COLUMBIA—White-tailed deer are under threat from an outbreak of a fatal disease transmitted by midge flies.
Approximately 2,800 reported deer deaths across the state from mid-July and Monday are thought to be related to the disease, according to the Missouri Department of Conservation. An additional 150 deaths had been reported since noon on Monday.
Conservation deer biologist Jason Sumners said it is difficult to fully understand the problem because only a small proportion of deaths caused by the disease are reported.
The disease isn't new, but Sumners believes the outbreak is one of the largest in Missouri. "This is as bad as we have ever experienced," he said.
Sumners said 75 of the reported deaths were scattered across Boone County.
The virus, hemorrhagic disease, is transmitted through midge fly bites. Disease outbreaks are especially severe during drought years because the deer and the midge flies congregate near the fewer available watering spots, Sumners said.
Sumners said some infected deer will recover from the disease but based on studies of past outbreaks the survival rate is a small proportion of the infected population.
Hemorrhagic disease is a general term that applies to epizootic hemorrhagic disease and bluetongue disease. Sumners said the virus takes five to seven days for the disease to establish itself and eight to 36 hours to become fatal. The disease causes fever, swollen neck, tongue and eyelids, reduced activity, excessive salivation and death.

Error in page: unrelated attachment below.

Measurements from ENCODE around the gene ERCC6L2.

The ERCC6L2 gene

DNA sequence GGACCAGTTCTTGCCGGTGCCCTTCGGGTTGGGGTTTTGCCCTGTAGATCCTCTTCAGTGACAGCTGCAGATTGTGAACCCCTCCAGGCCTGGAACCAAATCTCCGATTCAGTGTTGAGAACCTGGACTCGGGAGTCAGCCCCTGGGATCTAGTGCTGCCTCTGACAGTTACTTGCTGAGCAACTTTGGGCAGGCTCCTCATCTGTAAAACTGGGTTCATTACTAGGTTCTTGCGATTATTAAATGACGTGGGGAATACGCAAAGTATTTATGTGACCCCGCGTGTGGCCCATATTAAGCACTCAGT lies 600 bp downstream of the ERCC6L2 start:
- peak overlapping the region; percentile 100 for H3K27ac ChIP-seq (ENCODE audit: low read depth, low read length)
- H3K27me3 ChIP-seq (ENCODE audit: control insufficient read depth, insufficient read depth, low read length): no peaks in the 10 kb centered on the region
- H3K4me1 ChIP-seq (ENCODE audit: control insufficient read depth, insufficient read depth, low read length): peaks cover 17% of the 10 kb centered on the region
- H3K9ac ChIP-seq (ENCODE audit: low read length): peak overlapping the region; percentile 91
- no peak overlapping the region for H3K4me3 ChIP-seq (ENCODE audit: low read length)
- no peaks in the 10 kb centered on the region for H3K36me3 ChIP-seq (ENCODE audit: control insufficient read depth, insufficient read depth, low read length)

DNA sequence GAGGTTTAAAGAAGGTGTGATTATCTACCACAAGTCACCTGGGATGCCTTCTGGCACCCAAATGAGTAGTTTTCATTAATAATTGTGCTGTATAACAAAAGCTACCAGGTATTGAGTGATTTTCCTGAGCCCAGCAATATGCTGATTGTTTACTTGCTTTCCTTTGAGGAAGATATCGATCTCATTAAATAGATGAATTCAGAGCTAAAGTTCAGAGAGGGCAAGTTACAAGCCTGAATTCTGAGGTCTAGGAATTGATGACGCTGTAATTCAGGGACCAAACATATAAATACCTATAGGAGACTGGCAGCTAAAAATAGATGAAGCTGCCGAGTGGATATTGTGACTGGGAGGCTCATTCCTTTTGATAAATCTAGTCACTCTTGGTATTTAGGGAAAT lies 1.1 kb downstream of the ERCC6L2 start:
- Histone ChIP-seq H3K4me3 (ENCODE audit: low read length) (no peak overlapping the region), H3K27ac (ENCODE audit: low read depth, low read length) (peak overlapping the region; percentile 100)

The disease will continue to be transmitted to deer until the first frost kills off the midge flies, Sumners said.
While Sumners said locales especially hard hit by the disease could expect lower harvests this hunting season, the overall impact on hunting will not be known until after the season.
"It won't be until after the completion of firearms season and more people come out of the woods that we see the impact on the harvest," Sumners said.
The disease cannot be transmitted to humans and the handling or consumption of meat from deer that have recovered pose no health risks, according to a Department of Conservation news release. The release also said hemorrhagic disease is not related to chronic wasting disease.
Outbreaks of hemorrhagic disease are being reported in other states, and Sumners said the impact in Missouri is similar to Nebraska and parts of Illinois, Iowa, Kansas, Michigan and Pennsylvania.
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